Kerala has many churches as does Goa which I begin the book with. Nagaland has the largest number which I included rather briefly. Perhaps a second volume could include that interesting state and others I had time to touch on only briefly.

How long did it take you to research, travel and write the book?
It has taken around three years, off and on, as I am based in Sydney and have a family.

If you were to name five favourite churches from the ones featured in your book, which ones would you choose?

St Martins’s Garrison Church to the west of Delhi was designed by architect Arthur Gordon Shoosmith, a contemporary and disciple of Edwin Lutyens, the famous architect who designed New Delhi. Construction began in 1929 and was completed in 1931. Sadly, it is not well known despite it being one of the 20th century’s most remarkable churches.

The Church of St Francis in Fort Kochi was originally built in 1503. It is full of European colonial history, and was once the burial site of the great Portuguese navigator Vasco da Gama who discovered the sea route from Europe to India.  The church is small with beautiful hand-embroidered punkahs.

One of Old Goa’s most famous and fabulous churches is the Basilica of Bom Jesu. It was built in 1594, the oldest of Goa’s churches, and holds the remains of St. Francis Xavier. Visitors can’t help being intrigued by the story of this saint. It is Baroque in style, and the interior glows with burnished golden carvings and an enormous statue of St. Ignatius of Loyola looming above a tiny statue of Jesus. It is an amazing building.

St John’s Cathedral in Tiruvalla is another wonderful church. It is huge with a Hindu temple-like exterior. The original church was considerably smaller and designed by the famous British architect Laurie Baker however, after it deteriorated over time it was replaced by the building we see today. It closely follows the original circular design. Along with aspects of temple architecture are Keralan and ancient Syrian Christian design elements as well. It is a surprising building in so many ways and well worth a visit to Tiruvalla.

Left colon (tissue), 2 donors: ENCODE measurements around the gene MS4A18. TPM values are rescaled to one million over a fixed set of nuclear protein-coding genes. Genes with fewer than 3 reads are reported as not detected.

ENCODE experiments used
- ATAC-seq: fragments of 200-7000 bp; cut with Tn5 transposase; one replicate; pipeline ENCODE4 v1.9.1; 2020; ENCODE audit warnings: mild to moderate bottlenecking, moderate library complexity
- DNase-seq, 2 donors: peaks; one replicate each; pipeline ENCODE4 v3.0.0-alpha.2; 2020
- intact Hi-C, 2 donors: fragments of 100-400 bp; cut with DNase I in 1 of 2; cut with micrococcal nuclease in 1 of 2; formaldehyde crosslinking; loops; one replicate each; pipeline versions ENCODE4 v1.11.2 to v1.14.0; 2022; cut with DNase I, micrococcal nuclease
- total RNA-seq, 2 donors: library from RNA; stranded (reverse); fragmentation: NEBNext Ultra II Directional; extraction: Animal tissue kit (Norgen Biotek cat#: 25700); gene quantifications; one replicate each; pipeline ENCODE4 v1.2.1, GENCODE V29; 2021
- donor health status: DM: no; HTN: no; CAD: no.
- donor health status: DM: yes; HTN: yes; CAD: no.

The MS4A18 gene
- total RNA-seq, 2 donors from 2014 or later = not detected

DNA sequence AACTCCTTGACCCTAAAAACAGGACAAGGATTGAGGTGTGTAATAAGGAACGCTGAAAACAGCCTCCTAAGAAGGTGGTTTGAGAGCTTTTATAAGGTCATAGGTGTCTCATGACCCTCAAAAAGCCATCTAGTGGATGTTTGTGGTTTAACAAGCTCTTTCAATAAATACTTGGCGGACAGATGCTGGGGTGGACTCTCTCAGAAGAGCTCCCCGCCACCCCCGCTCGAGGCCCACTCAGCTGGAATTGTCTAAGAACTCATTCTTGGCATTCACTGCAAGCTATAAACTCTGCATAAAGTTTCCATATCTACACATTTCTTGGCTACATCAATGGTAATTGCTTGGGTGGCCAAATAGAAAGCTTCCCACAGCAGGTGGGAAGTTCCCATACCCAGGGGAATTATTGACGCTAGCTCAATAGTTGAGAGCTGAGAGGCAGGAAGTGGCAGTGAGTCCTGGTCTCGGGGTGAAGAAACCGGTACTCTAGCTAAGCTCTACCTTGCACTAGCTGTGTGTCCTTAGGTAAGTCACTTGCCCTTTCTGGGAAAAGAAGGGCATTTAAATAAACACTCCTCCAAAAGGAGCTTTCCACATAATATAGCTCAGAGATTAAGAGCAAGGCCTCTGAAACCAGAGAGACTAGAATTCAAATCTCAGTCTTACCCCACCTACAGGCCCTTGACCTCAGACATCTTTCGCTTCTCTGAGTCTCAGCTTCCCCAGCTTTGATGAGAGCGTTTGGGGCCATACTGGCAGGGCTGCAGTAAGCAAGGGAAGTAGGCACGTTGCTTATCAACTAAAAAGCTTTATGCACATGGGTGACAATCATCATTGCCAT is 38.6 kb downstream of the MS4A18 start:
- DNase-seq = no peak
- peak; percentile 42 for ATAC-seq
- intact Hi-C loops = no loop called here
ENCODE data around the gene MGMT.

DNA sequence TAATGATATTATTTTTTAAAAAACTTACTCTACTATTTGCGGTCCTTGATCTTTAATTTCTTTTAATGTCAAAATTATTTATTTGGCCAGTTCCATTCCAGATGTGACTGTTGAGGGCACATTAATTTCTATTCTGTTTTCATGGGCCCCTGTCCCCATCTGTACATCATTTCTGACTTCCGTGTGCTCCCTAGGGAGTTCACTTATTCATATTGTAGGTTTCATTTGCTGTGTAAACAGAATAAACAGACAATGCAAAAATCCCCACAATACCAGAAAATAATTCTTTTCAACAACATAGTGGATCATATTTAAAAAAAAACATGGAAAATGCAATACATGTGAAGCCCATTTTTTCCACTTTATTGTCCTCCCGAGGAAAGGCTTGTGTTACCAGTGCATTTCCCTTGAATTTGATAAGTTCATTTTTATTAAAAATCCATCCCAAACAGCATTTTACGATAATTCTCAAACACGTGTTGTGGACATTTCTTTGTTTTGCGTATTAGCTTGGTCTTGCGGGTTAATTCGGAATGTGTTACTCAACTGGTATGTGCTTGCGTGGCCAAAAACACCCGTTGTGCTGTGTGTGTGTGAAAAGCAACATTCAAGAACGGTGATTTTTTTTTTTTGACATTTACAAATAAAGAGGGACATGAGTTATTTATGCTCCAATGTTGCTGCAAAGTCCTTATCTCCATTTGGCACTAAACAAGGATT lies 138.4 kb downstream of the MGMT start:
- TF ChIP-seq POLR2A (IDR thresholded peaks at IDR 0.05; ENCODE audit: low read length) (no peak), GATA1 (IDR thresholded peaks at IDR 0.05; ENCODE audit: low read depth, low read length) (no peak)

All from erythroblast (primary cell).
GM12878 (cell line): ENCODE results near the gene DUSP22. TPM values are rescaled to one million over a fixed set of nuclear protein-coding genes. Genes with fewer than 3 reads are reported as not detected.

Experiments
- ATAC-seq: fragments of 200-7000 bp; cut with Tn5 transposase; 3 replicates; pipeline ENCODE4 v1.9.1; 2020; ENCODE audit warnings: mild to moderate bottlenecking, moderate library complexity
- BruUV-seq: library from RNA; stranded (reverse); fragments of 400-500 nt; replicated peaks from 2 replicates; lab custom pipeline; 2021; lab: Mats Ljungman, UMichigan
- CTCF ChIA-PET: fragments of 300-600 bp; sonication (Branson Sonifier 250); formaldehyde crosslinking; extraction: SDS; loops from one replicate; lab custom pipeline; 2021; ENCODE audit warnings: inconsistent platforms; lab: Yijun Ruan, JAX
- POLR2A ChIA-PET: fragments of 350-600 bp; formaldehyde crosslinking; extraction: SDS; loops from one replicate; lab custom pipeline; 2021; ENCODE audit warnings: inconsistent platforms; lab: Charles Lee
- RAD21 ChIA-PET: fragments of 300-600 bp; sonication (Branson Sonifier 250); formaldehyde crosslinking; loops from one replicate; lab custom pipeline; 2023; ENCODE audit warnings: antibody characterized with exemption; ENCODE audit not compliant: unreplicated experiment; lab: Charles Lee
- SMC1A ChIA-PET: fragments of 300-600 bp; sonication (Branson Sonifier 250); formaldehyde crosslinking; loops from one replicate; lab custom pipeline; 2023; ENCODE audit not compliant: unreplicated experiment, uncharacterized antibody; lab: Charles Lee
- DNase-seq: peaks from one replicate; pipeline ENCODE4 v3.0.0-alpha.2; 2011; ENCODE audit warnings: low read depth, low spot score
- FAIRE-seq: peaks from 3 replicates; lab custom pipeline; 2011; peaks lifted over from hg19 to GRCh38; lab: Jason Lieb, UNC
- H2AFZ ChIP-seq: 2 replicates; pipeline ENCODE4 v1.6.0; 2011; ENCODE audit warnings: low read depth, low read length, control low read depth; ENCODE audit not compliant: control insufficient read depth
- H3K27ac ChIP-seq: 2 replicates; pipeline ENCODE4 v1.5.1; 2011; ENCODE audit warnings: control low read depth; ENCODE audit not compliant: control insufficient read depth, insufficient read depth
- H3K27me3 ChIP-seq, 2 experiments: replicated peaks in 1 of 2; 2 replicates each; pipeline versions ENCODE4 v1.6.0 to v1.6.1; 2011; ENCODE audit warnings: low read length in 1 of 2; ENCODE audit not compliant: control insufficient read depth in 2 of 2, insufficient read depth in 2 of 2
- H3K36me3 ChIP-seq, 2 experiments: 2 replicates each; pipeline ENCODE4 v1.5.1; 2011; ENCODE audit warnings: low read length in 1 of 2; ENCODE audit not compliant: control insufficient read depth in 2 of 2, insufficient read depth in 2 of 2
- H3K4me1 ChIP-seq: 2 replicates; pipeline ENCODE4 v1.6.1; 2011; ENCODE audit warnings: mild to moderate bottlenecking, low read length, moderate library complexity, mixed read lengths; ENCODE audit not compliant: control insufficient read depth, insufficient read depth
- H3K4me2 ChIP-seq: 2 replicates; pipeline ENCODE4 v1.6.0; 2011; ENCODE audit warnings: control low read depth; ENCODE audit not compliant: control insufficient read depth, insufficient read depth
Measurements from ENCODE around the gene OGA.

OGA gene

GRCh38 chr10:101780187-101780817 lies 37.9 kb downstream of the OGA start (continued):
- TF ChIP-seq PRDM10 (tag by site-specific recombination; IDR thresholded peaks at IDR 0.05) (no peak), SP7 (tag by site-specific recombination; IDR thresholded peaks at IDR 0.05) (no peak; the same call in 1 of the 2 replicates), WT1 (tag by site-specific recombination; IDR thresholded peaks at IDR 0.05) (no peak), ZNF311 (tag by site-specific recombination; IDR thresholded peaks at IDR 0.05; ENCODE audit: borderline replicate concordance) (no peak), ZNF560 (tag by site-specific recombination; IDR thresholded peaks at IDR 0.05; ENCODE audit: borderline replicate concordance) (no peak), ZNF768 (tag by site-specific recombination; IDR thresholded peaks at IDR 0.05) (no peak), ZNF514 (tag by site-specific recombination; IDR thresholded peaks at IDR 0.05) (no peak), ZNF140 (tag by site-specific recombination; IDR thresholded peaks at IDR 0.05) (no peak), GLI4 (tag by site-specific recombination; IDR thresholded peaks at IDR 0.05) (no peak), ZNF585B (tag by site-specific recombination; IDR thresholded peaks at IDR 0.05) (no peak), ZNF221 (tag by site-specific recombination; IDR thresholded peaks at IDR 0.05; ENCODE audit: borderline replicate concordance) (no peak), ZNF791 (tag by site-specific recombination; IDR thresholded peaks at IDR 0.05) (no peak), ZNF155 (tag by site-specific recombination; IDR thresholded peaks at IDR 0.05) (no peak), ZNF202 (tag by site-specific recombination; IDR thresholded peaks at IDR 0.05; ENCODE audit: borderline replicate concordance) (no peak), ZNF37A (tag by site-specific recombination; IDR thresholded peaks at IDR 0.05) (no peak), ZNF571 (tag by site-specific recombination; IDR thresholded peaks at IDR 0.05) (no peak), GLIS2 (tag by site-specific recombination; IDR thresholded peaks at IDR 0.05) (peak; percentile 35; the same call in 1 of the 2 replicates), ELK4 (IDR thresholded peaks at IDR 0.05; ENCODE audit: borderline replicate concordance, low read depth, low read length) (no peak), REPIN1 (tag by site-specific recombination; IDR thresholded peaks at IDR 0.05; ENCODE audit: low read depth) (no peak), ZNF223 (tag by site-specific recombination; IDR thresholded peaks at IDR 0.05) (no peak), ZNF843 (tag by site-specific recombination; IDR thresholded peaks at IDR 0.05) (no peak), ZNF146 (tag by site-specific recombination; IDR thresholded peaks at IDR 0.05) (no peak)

St Pauls Cathedral is one of the most important buildings in Kolkata. It is notable for its Gothic Revival architecture with Indo-Saracenic elements as well as its colonial era history and collection of artifacts inside. It is situated right in the city surrounded by a large garden. Across the road is the Bishop’s Palace, also one of Kolkata’s famous buildings. At Christmas, the whole cathedral and the surrounding area is decorated with lights to herald the beautiful Anglican ceremony in the church.Marble Palace, KolkataWhat would you like to say about Kolkata?
Kolkata has a unique history, and the wealthy merchants and landowner’s mansions and palaces are part of that. I wanted to show another side to the city rather than the maligned image it has suffered for so long. I now feel I know Kolkata well and have made many good friends there.

Apart from the modern shopping malls and new housing developments, much of Kolkata is original. This really interests me. Everywhere is a photo opportunity and yes, I would love to work on another book on Kolkata, after all I see it as my ‘second home’ now.